something that you buy during a holiday or at a special event to remind you later of being there
Origin and usage
The noun souvenir comes from the French word ‘souvenir’ meaning an act of remembering or something that serves as a reminder. It comes from the verb ‘souvenir’, meaning to recall or have in your memory. The word was first used in English in the late 1700s meaning both a thing that is remembered and something given as a reminder.
Most people who visit a remarkable place are content with a small souvenir purchased in a gift shop, or just the photos on their phone. A British engineer who worked on a major restoration project on the stones at Stonehenge in 1958 took a rather larger reminder of his time there. Three cores one metre long and 25 mm in diameter were removed from one of the giant upright stones when metal rods were inserted in order to stabilize it, and when the project ended Robert Phillips took one of the cores with him as a souvenir. Having kept it proudly on display in his office in Hampshire for many years, Mr Phillips took the stone rod with him to the US when he emigrated there in 1976 and has kept it with him at various locations including Florida, where he now lives. Now 90, Mr Phillips wanted to return the stone rod to its rightful location and his sons have returned it to Stonehenge, to the delight of the monument’s curators who hope it can be analysed to help determine the origin of the stones. The location of the other two cores remains unknown.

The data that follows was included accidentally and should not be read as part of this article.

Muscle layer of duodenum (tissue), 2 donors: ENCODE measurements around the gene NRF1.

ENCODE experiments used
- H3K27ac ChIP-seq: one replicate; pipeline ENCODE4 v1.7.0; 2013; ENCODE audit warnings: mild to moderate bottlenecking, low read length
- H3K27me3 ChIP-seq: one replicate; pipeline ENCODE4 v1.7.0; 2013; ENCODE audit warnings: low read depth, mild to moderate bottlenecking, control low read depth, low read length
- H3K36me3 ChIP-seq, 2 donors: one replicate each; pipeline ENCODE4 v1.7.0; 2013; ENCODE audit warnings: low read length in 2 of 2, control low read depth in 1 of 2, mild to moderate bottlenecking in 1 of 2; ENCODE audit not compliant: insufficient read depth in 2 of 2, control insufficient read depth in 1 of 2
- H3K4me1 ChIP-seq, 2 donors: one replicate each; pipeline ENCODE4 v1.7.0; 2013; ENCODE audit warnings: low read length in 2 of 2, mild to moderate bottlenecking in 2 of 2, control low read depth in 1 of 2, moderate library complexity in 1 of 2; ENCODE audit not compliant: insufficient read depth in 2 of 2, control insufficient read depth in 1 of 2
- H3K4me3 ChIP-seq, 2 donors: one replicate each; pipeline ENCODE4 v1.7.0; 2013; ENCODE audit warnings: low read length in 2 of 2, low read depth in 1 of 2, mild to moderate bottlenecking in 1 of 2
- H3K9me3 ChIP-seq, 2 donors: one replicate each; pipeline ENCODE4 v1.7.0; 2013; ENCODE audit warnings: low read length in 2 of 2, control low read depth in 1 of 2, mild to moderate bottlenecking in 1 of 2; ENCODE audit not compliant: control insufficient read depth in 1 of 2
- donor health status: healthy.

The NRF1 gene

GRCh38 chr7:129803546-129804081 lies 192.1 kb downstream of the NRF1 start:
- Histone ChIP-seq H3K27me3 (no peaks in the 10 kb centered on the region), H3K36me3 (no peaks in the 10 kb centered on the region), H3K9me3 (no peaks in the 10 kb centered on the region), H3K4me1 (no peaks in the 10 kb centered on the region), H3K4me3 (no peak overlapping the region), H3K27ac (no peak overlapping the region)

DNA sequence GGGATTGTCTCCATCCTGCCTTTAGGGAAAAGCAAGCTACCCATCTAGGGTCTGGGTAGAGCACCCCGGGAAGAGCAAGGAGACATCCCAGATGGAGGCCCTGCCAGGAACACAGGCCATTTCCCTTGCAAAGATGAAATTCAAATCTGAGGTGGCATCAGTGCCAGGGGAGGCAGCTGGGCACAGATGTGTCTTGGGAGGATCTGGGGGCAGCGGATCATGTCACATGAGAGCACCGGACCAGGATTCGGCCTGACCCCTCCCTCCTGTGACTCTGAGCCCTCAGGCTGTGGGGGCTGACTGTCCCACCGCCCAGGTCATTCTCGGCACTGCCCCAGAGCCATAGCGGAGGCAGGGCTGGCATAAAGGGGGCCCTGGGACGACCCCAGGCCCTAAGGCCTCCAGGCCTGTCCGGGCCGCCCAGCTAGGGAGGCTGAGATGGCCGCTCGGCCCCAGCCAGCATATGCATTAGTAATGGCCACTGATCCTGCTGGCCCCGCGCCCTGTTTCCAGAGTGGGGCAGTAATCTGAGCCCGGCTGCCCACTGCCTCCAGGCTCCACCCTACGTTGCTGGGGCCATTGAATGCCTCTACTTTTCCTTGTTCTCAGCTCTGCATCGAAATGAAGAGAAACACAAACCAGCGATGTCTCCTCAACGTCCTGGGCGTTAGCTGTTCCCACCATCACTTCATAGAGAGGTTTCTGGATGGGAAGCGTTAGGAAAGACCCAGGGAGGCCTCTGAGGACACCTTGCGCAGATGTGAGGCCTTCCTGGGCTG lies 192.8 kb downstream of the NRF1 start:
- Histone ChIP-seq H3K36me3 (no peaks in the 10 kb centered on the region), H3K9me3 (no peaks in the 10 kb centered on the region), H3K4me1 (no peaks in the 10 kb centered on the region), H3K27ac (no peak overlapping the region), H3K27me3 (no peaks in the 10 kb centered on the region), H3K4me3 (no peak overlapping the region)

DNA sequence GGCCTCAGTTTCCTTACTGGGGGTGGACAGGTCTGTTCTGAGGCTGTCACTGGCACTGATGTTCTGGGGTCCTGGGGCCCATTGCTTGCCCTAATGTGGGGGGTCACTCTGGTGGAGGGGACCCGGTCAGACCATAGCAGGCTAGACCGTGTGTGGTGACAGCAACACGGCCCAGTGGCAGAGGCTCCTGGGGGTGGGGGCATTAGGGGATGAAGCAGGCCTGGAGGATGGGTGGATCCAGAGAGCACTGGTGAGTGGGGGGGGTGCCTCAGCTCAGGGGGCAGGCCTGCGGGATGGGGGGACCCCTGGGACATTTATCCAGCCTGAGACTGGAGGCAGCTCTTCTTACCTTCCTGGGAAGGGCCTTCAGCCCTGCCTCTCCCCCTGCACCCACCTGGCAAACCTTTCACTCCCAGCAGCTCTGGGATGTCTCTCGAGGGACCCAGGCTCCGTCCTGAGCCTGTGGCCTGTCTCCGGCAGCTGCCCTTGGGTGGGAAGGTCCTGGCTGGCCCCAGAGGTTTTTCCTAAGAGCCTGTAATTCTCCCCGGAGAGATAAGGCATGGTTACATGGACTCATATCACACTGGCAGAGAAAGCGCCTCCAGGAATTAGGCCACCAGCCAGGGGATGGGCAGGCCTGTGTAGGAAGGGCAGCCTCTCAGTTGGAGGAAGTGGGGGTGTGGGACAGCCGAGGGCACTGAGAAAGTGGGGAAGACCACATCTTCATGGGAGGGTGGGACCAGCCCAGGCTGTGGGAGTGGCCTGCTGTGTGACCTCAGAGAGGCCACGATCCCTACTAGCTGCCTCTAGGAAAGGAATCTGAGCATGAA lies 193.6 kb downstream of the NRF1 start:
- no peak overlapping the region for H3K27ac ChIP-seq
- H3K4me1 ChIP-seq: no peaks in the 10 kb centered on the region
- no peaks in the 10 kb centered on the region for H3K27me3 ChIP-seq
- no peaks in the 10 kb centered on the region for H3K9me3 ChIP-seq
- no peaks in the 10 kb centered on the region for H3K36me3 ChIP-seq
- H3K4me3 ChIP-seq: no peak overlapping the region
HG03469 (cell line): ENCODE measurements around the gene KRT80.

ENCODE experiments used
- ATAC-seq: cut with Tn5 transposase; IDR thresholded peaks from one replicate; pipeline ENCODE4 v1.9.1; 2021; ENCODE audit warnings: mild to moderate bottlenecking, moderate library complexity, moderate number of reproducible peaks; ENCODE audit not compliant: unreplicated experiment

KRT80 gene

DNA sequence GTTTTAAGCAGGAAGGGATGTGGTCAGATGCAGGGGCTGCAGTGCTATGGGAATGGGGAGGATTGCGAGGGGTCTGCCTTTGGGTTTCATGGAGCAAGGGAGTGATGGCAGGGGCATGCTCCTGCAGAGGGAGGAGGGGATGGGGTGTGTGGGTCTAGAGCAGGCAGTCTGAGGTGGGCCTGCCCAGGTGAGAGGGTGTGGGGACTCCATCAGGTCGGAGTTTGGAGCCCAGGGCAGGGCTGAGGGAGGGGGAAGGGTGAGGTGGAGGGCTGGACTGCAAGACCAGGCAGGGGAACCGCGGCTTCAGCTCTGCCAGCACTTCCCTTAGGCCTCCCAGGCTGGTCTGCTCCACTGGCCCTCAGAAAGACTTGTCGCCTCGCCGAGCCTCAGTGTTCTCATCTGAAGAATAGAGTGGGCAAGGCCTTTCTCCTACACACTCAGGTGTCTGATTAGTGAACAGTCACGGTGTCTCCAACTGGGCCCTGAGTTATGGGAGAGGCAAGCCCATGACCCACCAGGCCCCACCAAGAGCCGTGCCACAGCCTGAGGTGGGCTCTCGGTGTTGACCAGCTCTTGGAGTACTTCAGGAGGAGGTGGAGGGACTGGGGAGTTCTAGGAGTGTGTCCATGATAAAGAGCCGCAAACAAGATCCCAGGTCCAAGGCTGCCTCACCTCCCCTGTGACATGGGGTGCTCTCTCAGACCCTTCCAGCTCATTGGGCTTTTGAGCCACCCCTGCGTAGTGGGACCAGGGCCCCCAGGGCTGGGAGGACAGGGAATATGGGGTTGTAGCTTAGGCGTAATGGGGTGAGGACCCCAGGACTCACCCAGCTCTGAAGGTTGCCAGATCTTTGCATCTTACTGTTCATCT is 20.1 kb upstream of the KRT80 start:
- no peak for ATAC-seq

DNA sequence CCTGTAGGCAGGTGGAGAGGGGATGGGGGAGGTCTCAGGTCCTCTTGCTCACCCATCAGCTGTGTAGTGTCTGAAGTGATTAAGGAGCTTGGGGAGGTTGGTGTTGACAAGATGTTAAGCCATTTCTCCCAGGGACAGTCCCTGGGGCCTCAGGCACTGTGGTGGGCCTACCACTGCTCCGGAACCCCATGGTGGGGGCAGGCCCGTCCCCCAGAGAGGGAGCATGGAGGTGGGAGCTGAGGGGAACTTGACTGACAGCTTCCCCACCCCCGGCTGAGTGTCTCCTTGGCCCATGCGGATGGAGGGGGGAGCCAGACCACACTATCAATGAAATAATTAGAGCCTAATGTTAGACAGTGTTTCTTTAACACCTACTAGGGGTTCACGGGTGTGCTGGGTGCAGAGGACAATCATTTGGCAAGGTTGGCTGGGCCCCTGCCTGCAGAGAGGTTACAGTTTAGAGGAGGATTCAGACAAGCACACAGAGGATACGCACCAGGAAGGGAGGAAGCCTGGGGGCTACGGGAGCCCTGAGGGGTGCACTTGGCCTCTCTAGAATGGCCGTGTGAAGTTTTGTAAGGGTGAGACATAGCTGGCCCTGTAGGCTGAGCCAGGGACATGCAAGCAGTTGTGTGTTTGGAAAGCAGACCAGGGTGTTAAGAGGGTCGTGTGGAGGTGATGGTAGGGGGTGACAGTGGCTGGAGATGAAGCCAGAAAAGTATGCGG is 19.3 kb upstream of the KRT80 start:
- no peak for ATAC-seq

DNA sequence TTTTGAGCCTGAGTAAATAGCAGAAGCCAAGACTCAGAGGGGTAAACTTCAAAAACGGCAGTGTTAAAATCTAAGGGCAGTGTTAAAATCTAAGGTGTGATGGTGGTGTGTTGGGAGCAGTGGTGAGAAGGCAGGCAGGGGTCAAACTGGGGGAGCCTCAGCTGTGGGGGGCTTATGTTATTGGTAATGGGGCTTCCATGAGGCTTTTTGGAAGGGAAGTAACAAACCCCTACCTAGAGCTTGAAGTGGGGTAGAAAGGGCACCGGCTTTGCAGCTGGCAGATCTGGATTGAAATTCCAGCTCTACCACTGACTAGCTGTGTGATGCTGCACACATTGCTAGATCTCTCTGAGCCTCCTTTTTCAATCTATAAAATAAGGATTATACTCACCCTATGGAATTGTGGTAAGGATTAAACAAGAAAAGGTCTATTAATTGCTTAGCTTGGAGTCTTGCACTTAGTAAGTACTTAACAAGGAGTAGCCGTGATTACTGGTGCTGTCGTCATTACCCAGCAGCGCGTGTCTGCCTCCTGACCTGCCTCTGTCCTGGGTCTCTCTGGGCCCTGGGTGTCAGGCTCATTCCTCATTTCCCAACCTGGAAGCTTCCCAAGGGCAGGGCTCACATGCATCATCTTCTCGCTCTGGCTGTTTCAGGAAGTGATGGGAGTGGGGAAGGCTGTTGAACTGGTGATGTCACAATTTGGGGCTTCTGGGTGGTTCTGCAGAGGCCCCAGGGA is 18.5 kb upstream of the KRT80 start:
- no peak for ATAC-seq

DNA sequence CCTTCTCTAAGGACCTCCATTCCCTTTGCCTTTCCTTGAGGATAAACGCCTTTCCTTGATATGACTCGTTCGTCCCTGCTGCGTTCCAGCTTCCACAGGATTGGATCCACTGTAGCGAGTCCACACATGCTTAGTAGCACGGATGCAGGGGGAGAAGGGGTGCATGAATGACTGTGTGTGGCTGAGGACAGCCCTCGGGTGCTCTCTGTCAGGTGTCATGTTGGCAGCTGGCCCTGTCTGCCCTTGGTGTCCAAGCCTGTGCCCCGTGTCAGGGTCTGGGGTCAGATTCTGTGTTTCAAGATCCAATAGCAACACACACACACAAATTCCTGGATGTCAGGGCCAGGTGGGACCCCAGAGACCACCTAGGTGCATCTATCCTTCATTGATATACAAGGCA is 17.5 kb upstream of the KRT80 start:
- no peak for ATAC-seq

“A house with two adults probably doesn’t need fifteen mismatched souvenir coffee cups.”
“Love is a promise, love is a souvenir, once given never forgotten, never let it disappear.”
(Roland Orzabal and Nicky Holland)
keepsake, memento, reminder